Lesson Plan

Monuments at the Battlefield

A dogwood tree blooms in front of the US Monument at the Cowpens National Battlefield Visitor Center

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Grade Level:
Third Grade-Seventh Grade
Subject:
Language Arts, Mathematics, Social Studies, Visual Arts
Group Size:
Up to 24
Setting:
in the park
National/State Standards:
SC: Soc Stud - SC 3-1 ELA:3rd V-A, B; 4th V, A, B; 5th V-A; 6th V-A; 7th V-A, B, C; 8th V-A, B, C. Math – 3rd  IV-G; 4th V-F, G; 5th IV-G; V-C, D, E, F, G; 6th IV -G; V-B, C, D; 7th IV-G; 8th IV-G. Vis Arts - Comp1-4

Overview

GOAL:  To have students recognize how people and events are represented by monuments. 

Objective(s)

Students will describe, contrast and compare the two monuments on the grounds of Cowpens National Battlefield, the Daniel Morgan statue in Spartanburg and monuments in general.
Students will develop creative thinking skills by creating visual representations of events and people.



Materials

Information on famous monuments, including Egyptology. Examples: Pyramids, obelisks, the Washington Monument, the Arc de Triomphe, the St. Louis Arch and the Vietnam Memorials in Washington, D.C.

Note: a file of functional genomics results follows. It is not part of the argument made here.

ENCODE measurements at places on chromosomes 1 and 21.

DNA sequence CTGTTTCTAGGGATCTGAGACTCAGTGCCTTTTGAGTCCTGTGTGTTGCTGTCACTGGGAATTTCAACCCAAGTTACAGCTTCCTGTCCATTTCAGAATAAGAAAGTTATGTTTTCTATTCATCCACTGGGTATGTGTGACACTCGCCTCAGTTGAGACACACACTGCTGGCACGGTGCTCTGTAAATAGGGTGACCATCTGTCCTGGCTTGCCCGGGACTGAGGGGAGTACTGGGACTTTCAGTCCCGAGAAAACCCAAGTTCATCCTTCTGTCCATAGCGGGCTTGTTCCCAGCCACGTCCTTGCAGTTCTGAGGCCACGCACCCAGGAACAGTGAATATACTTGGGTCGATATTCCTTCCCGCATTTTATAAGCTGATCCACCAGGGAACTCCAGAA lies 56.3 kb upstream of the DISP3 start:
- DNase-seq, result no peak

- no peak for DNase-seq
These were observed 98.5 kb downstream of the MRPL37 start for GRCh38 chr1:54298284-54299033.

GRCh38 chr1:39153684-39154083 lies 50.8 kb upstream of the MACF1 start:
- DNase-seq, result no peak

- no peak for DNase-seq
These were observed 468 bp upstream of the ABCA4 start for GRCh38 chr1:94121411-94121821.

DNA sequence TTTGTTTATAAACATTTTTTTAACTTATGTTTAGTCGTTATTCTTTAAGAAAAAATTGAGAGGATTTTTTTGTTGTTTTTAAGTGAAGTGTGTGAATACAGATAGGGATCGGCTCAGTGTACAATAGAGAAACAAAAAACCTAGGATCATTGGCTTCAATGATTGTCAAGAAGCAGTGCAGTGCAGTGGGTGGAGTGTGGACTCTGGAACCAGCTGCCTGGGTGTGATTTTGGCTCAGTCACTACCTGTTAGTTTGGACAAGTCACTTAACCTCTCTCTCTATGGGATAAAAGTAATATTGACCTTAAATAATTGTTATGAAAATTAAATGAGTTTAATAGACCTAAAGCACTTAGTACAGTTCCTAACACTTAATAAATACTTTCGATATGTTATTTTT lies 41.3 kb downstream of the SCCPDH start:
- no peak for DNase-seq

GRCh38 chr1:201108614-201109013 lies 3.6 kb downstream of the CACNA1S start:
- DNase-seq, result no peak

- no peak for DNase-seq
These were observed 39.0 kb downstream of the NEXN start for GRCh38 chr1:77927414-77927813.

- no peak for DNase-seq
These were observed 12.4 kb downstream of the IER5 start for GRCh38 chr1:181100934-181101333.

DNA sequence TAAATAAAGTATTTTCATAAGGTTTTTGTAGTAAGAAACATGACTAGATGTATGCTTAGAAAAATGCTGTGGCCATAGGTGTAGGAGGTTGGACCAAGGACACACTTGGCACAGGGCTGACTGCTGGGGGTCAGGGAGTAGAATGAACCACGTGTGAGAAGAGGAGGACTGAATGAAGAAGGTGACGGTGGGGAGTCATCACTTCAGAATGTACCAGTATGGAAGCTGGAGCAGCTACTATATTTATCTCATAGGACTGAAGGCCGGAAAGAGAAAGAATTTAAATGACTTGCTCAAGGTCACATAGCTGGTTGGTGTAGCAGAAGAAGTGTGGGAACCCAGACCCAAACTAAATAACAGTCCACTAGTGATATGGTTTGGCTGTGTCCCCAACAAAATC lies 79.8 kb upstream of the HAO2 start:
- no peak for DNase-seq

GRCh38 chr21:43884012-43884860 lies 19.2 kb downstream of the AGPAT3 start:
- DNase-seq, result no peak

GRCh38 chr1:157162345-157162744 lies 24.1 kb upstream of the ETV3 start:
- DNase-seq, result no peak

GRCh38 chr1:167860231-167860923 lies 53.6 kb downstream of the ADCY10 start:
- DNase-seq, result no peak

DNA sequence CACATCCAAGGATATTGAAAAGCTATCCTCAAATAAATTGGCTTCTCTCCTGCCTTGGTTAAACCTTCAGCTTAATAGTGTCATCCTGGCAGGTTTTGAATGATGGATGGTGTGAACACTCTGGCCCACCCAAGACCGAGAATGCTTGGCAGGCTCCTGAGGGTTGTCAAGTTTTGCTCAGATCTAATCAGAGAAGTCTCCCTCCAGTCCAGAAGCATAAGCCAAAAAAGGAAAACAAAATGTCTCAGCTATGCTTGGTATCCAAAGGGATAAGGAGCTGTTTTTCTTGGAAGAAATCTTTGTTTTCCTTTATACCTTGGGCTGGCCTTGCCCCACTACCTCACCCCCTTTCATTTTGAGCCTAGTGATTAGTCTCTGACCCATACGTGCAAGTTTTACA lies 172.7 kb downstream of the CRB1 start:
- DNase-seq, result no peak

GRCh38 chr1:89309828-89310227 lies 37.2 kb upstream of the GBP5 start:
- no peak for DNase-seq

Pencil, markers and paper



Procedure

PRE-SITE ACTIVITIES

1. Research old and new monuments in various parts of the United States. Research how new monuments come about (the creation of the Vietnam Memorials in Washington, D.C., is well-documented.)
2. Explore and discuss what design elements are used to make a monument effective. Consider size and scale, location, shape, symbolism, materials, style.

ON-SITE ACTIVITIES

Create a new, original monument for the Battle of Cowpens. Pretend that no monument has ever existed commemorating the Battle. The design for the new monument should symbolize the importance of the Battle in American history. Using pencil, markers and paper, make a drawing showing the new monument as clearly as possible.

The drawing should show the scale of the new monument by including representations of people and other recognizable objects in the drawing. A separate paper including a map indicating the monument location could be used.

Try to make the drawing as detailed as possible and include an inscription on the monument. (The words of the inscription will probably not be able to be shown clearly on the scale drawing of the monument. A separate sheet of paper may be used to write the actual inscription.)

Specify the materials to be used in the new monument.

POST-SITE ACTIVITIES

Display designs in classroom and have students compare and discuss each. Have students select one “winning” design from all the ones created. Invite another class to examine the designs and select one as the best. Have each student research and make an estimate for an actual cost of building his or her design.